A planned expansion of the main runway was in a preparation phase but due to the poor economic conditions,the runway expansion project was stopped in 2012 indefinitely. This expansion would have afforded the airport a fully functioning 10,000-foot (3,000 m) runway to accommodate large aircraft traffic. MBJ Airports Limited also commissioned a new customs hall, arrivals lobby and transportation center in March 2007. Since then, further expansion and renovation projects such as the relocation of the immigrations hall and duty-free mall have been launched and was completed in September 2008. this facility has increased the handling capacity to nine million passengers per annum. Plans are also in place for the relocation of the tower, domestic terminal and others.

In 2006, there was a change in management at the airport following the change in the consortium that operates this facility. Relations between the new management and unions have been difficult, with a strike in November 2007 and in November 2009.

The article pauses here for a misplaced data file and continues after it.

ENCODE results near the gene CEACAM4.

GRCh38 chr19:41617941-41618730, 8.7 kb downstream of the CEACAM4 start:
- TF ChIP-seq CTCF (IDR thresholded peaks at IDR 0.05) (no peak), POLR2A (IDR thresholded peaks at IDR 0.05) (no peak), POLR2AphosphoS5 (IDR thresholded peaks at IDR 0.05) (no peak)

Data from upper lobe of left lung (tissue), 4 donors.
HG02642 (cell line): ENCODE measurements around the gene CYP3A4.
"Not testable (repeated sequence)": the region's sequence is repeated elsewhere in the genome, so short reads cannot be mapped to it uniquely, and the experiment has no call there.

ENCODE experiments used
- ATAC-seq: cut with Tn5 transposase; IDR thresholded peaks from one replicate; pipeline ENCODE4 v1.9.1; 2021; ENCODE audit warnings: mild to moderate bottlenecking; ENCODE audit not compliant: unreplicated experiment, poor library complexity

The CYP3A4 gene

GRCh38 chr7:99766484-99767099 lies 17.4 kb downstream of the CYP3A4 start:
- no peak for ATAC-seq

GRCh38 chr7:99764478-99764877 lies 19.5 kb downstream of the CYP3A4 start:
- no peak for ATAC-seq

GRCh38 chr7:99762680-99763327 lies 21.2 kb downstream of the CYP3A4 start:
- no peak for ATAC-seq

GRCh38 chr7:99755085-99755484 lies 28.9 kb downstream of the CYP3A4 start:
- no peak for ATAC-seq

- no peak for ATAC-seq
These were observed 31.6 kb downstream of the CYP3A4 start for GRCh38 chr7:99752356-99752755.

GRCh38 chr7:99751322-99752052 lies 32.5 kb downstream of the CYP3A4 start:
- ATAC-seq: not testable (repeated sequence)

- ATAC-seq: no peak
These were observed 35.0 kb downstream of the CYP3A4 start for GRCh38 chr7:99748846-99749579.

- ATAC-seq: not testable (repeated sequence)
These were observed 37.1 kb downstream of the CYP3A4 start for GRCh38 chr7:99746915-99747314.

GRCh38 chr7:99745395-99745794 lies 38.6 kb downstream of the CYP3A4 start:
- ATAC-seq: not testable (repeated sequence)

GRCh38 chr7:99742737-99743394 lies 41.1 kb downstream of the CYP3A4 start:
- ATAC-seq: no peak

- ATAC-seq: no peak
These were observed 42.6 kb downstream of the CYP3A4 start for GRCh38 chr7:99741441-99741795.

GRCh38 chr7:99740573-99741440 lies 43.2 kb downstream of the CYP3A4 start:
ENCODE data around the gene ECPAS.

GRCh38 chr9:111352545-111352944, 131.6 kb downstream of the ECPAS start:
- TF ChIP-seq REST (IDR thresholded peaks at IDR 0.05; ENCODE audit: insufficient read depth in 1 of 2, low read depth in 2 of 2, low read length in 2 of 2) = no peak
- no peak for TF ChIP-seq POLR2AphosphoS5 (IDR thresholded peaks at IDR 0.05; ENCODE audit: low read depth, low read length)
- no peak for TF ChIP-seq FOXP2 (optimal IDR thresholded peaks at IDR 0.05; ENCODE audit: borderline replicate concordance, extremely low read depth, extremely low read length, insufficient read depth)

The airport won the World Travel Awards "Caribbean's Leading Airport" for the years 2005, and 2009 to 2015.

Airlines and destinations[edit]

Apron view


The Sangster International Airport has two terminals. One is for international flights (F) and the other for domestic travel (C). The terminals currently serve the following airlines:

Airlines Destinations
Air Berlin Seasonal charter: Düsseldorf,[5] Munich[6]
Air Canada Montréal–Trudeau
Seasonal: Halifax, Ottawa, Winnipeg
Air Canada Rouge Toronto–Pearson
Air Transat Montréal–Trudeau, Toronto–Pearson
Seasonal: Calgary, Edmonton, Halifax, Hamilton, Ottawa, Regina, Saskatoon
American Airlines Charlotte, Chicago–O'Hare, Dallas/Fort Worth, Miami, Philadelphia
Seasonal: Boston, Los Angeles
Avianca Charter: Bogotá, Medellín–Córdova
Blue Panorama Airlines Milan–Malpensa
Caribbean Airlines Fort Lauderdale, Kingston–Norman Manley, Nassau, New York–JFK
Cayman Airways Grand Cayman
Condor Frankfurt, Munich
Copa Airlines Panama City
Delta Air Lines Atlanta, Detroit, New York–JFK
Seasonal: Minneapolis/St. Paul
Delta Connection Atlanta
Frontier Airlines Seasonal: Philadelphia, St. Louis
International AirLink Negril
Jetairfly Brussels
JetBlue Airways Boston, Fort Lauderdale, New York–JFK, Orlando
Neos Seasonal charter: Milan–Malpensa
Satena Colombia Charter: Bogotá
Skylan Airways Kingston–Norman Manley